Sexual Assault

What is Sexual Assault?

Sexual Assault is an umbrella term that describes any type of sexual activity that lacks consent. This includes unwanted sexual touching, rape, attempted rape, and sexual abuse.

Rape is defined as forcible sexual intercourse without the person’s consent. Sexual intercourse refers to oral, vaginal or anal penetration by a body part or an object. Washington State Law uses the term rape and divides the law into three degrees listed in the Revised Code of Washington.

The majority of rapes are committed by someone known to the survivor as an acquaintance, friend or dating partner. It usually does not involve weapons or extreme physical force. Often sexual assault involves one person ignoring the other’s protest and forcing intercourse without consent.

Victims and Survivors

People who have experienced sexual violence may identify as victims or survivors depending on where they are in the healing process. This term can have negative connotations by misrepresenting someone as passive, defeated and powerless. Because victims of sexual violence exhibit incredible strength, resiliency and ability to heal, we prefer to use the word survivor.

Survivor is a term that represents strength, empowerment, resiliency, healing and growth that each victim experiences in a unique way. We aim to help “victims” make the transition to “survivors” by regaining control of their lives and moving forward with the healing process.

Washington State Laws for Rape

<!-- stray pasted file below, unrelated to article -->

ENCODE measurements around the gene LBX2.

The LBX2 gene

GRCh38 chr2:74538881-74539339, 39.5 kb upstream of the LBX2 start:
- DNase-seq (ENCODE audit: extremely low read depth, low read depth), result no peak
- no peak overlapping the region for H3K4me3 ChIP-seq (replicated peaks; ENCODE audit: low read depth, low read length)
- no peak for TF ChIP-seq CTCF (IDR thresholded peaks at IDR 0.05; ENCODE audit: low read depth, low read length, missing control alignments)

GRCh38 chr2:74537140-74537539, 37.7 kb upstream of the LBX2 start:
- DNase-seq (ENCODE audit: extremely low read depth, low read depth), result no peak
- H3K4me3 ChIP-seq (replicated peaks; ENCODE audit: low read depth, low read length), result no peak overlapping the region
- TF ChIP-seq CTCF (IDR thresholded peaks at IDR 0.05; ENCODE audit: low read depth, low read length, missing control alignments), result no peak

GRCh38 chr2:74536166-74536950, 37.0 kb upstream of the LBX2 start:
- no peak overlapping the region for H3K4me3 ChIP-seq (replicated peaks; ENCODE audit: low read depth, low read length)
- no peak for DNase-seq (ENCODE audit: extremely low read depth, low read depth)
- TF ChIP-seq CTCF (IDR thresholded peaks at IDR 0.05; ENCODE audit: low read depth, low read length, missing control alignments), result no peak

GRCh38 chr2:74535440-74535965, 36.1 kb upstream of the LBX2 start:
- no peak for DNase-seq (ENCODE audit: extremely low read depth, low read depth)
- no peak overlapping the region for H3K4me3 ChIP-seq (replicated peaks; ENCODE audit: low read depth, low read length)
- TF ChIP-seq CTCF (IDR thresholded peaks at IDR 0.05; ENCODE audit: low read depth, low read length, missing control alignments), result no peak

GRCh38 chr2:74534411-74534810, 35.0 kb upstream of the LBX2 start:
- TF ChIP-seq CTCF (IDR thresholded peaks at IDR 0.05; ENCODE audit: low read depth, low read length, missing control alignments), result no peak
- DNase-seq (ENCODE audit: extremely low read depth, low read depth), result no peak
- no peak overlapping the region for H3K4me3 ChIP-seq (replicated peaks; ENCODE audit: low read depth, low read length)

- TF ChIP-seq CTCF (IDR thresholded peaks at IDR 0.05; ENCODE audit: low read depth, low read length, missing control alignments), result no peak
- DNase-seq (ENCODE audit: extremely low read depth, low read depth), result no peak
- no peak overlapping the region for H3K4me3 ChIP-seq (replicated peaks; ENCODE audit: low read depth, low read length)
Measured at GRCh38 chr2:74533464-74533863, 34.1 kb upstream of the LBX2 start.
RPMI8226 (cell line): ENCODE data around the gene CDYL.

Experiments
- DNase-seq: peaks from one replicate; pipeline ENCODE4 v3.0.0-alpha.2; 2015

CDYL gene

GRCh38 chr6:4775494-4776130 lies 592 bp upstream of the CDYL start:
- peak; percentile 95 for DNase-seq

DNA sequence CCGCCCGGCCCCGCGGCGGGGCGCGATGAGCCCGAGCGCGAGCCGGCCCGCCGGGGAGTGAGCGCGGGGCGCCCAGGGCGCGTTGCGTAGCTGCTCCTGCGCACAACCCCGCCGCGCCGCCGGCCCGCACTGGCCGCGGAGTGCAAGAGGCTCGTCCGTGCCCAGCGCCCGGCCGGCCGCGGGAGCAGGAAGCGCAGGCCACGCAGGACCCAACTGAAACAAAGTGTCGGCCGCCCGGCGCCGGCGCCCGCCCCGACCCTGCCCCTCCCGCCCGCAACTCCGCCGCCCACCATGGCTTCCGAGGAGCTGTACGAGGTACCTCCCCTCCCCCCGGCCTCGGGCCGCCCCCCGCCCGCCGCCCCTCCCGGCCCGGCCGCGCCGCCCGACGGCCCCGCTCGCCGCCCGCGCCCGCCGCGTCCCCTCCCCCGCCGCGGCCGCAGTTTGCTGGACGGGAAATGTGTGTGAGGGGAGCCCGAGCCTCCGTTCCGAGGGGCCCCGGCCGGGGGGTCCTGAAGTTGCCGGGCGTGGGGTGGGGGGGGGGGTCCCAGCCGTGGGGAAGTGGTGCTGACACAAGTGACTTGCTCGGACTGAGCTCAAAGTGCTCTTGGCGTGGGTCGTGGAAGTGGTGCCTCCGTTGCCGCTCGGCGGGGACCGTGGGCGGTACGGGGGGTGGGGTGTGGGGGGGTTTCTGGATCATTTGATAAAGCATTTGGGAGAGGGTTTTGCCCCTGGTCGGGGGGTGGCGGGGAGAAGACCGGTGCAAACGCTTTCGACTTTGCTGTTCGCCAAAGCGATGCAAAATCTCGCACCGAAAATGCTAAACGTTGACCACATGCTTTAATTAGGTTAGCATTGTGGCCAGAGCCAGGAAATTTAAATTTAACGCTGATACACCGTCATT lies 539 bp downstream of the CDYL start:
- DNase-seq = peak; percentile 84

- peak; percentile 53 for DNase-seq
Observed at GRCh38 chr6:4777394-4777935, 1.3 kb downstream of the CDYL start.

The following are brief summaries of the laws in Washington State. For more complete information see the Revised Code of Washington (RCW) section Title 9A Washington Criminal Code. The law is gender neutral and recognizes that rape occurs between members of the same or opposite sex. The law only recognizes marital rape in the first and second degree.

Rape in the First Degree

The perpetrator engages in forcible sexual intercourse without the victim’s consent, where the perpetrator:

  • Uses or threatens a weapon or
  • Kidnaps the victim or
  • Inflicts serious physical injury or
  • Enters into a building/ car where the victim is located.

Rape in the first degree is a class A felony punishable by up to life in prison and/or a $50,000 fine.

Rape in the Second Degree

The perpetrator engages in forcible sexual intercourse without the victim’s consent, where:

  • Perpetrator uses forcible compulsion;
  • Victim is incapable of consent because he or she is physically helpless, mentally incapacitated or developmentally disabled.

Rape in the second degree is a class A felony punishable by up to life in prison and/or a $50,000 fine.

Rape in the Third Degree

The perpetrator engages in forcible sexual intercourse without the victim’s consent, where:

  • Victim’s lack of consent was expressed by words or conduct or
  • Perpetrator threatens substantial harm to victim’s property.

Rape in the third degree is a class C felony punishable by up to 5 years in prison and/or a $10,000 fine.

Indecent Liberties

The perpetrator engages in forcible sexual contact without the victim’s consent, where:

  • Perpetrator uses forcible compulsion;
  • Victim is incapable of consent because he or she is physically helpless, mentally incapacitated or developmentally disabled.